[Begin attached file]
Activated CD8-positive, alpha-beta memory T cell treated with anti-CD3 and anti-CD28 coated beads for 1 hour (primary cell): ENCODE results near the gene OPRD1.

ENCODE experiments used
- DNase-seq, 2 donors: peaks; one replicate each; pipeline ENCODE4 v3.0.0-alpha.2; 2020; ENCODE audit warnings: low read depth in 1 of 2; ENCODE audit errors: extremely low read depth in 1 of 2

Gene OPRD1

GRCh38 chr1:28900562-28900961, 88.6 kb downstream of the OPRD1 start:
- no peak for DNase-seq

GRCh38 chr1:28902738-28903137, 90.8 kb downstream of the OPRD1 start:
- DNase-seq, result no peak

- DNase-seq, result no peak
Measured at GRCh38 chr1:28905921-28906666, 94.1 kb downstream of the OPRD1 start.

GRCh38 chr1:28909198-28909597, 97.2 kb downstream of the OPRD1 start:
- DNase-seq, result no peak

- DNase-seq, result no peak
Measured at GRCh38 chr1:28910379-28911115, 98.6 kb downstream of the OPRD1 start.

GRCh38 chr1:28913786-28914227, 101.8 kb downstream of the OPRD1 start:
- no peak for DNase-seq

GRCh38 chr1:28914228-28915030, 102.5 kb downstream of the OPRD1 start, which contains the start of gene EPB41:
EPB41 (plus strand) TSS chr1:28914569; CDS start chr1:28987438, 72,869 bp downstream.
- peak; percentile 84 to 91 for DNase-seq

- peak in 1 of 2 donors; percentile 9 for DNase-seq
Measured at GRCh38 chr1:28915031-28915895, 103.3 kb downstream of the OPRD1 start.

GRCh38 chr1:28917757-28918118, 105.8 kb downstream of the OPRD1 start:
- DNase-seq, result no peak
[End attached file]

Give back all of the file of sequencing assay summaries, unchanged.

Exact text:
Activated CD8-positive, alpha-beta memory T cell treated with anti-CD3 and anti-CD28 coated beads for 1 hour (primary cell): ENCODE results near the gene OPRD1.

ENCODE experiments used
- DNase-seq, 2 donors: peaks; one replicate each; pipeline ENCODE4 v3.0.0-alpha.2; 2020; ENCODE audit warnings: low read depth in 1 of 2; ENCODE audit errors: extremely low read depth in 1 of 2

Gene OPRD1

GRCh38 chr1:28900562-28900961, 88.6 kb downstream of the OPRD1 start:
- no peak for DNase-seq

GRCh38 chr1:28902738-28903137, 90.8 kb downstream of the OPRD1 start:
- DNase-seq, result no peak

- DNase-seq, result no peak
Measured at GRCh38 chr1:28905921-28906666, 94.1 kb downstream of the OPRD1 start.

GRCh38 chr1:28909198-28909597, 97.2 kb downstream of the OPRD1 start:
- DNase-seq, result no peak

- DNase-seq, result no peak
Measured at GRCh38 chr1:28910379-28911115, 98.6 kb downstream of the OPRD1 start.

GRCh38 chr1:28913786-28914227, 101.8 kb downstream of the OPRD1 start:
- no peak for DNase-seq

GRCh38 chr1:28914228-28915030, 102.5 kb downstream of the OPRD1 start, which contains the start of gene EPB41:
EPB41 (plus strand) TSS chr1:28914569; CDS start chr1:28987438, 72,869 bp downstream.
- peak; percentile 84 to 91 for DNase-seq

- peak in 1 of 2 donors; percentile 9 for DNase-seq
Measured at GRCh38 chr1:28915031-28915895, 103.3 kb downstream of the OPRD1 start.

GRCh38 chr1:28917757-28918118, 105.8 kb downstream of the OPRD1 start:
- DNase-seq, result no peak